The purpose of this letter is to voice my opinion about the Colleges demonstrated lack of commitment to helping students with their post-St. Olaf endeavors and to inspire change where it is needed. I am a senior preparing to go to graduate school in neuroscience; therefore, I am spending a good portion of my spring semester traveling to interviews. Most people at St. Olaf are happy for me and accommodating to my schedule. Professors let me switch labs, students lend me their notes and my fellow staff members at Residence Life are kind enough to switch duty nights.
However, the College as an institution is turning my dream of attending graduate school into a nightmare. My first conundrum is that interviewing at graduate schools requires me to leave campus. Because I do not meet any of the traditional requirements for getting a parking permit, the College expects me to take my magical hoverbike to the airport. I daresay that parking my car on campus for one semester would be the logical thing to do. However, the Beloved Students Born Outside the Mystical 200-Mile Radius Surrounding St. Olaf are much more deserving of these permits, and a plebian such as myself should be ashamed to even ask for the rarely seen but much desired Parking Permit. The parking office promptly denied my request for a permit despite my most desperate pleas.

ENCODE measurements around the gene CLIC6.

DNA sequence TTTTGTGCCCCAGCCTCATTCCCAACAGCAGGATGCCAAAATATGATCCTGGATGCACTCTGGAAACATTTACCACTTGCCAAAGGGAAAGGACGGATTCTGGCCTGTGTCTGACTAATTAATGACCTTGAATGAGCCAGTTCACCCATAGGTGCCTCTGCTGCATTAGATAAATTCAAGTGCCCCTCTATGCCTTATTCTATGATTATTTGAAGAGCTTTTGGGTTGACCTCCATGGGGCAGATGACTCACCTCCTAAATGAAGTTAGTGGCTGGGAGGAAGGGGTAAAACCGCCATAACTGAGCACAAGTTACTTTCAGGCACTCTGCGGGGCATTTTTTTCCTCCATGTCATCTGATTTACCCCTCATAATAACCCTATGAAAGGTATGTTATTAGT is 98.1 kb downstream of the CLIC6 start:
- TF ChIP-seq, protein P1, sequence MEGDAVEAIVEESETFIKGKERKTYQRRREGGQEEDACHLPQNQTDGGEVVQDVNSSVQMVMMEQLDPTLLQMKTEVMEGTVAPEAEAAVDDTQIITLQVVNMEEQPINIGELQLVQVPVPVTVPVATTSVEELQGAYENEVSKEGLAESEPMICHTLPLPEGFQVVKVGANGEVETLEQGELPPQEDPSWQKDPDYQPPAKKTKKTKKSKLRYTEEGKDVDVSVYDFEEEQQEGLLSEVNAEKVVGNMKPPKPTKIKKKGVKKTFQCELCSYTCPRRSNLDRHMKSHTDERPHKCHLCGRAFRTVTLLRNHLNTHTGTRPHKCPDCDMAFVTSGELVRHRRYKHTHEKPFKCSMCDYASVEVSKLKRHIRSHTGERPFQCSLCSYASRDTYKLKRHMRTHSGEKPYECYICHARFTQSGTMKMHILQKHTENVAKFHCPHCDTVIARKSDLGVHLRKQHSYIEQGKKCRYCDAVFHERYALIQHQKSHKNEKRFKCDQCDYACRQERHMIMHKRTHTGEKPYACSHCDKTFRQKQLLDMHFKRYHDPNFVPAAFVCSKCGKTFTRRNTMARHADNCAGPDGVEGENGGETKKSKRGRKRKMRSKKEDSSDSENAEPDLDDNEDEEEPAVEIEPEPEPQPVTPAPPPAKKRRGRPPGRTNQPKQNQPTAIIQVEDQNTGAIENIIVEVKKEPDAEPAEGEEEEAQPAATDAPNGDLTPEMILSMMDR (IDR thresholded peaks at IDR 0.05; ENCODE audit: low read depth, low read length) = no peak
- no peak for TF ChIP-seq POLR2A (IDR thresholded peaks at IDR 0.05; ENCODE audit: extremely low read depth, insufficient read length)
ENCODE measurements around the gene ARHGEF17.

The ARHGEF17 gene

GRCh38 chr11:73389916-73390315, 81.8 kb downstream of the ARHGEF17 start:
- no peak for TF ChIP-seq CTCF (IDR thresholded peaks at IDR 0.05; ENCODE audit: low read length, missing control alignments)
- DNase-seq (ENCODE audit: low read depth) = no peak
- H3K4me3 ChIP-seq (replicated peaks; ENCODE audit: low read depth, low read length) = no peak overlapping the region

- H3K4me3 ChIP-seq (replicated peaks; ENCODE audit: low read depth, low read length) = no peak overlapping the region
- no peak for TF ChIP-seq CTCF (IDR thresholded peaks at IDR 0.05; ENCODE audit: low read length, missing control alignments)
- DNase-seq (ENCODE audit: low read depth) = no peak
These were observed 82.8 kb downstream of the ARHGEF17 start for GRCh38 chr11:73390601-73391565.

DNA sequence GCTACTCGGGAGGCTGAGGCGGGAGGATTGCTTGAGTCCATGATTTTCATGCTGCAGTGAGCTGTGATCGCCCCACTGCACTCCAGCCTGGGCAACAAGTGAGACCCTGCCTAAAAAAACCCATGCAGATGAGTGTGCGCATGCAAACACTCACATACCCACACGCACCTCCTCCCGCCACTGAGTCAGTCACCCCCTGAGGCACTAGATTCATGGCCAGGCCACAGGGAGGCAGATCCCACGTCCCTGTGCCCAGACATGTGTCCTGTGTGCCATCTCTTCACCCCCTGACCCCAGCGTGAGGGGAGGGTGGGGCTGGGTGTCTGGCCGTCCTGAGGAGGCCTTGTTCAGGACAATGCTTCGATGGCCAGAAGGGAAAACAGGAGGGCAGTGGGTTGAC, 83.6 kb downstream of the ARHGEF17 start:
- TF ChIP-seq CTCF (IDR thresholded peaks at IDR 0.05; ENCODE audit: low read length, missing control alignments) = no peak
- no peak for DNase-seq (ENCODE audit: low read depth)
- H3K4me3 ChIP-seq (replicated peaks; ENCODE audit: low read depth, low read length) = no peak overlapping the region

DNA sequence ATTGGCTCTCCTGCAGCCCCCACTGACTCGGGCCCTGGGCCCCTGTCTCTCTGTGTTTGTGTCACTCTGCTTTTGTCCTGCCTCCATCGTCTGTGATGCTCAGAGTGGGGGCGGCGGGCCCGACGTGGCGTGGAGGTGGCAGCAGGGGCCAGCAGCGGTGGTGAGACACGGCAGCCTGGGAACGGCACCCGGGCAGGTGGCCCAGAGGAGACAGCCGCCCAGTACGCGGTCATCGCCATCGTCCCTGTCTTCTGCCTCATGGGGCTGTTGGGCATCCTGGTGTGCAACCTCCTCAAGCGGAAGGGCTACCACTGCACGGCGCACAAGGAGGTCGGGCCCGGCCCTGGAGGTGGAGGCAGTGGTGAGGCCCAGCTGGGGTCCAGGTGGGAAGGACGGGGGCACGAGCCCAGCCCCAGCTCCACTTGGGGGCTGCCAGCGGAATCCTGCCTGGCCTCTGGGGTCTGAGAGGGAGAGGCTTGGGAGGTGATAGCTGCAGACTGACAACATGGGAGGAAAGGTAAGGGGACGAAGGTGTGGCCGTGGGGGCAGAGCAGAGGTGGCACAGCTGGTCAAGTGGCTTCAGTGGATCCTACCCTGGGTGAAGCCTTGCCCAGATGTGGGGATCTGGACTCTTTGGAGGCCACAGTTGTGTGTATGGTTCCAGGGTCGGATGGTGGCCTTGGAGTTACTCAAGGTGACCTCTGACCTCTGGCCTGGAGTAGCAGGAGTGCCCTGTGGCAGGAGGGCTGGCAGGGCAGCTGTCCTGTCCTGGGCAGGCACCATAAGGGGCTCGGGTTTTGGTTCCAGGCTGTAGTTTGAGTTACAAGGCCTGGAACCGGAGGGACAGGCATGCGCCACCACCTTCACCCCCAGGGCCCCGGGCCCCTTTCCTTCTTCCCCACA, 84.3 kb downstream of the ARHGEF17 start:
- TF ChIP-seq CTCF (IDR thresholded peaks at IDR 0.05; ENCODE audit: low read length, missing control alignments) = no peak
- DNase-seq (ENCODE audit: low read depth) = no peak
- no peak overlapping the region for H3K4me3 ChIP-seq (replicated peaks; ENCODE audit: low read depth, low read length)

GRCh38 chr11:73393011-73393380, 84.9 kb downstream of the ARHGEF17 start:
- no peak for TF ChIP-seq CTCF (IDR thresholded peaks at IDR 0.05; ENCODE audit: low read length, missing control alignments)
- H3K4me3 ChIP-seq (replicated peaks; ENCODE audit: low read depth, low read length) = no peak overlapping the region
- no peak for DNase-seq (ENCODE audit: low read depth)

Unfortunately, my problems did not stop with the parking office. As a scientist, I stay up-to-date on the hottest research, which reveals that traveling and feeding oneself costs money. Because I will be missing at least 50 of my meal plan meals, I felt that the College would be amicable to my cause and allow me to escape from the hellish money pit known as The Meal Plan. Hypothetically, I could use the money to buy food possibly even real food, not just preservatives and fat disguised as food from McDonalds while traveling and then use Ole Dollars when Im here on the Hill. However, I was informed that I am a slave to the Almighty Master Bon Appétit and that lowly students interviewing at graduate schools do not deserve to have the same privileges as the Esteemed Off-Campus Students.
The College needs to think about the message it is sending to students when it refuses to accommodate them. All I am asking is for a parking space out in the boonies of I-lot and to pay cash for the exorbitantly priced cafeteria meals all so that I can pursue higher education after St. Olaf. Has the College been good to me throughout the years? Yes. Has my undergraduate work prepared me for graduate school? Yes. For these things I am grateful. St. Olaf College is a place that I love and I tell all of the program directors, admissions committees and researchers I meet about the wonderful place we all know it to be.
Still, at the end of the day, the College has actively impeded my goal of attending graduate school, and I cannot think of a greater disservice that a college could do to a student. I hope that the College will consider my story as an impetus for change in policies and attitudes toward its graduating students.
Sincerely, Ashley Poquette 07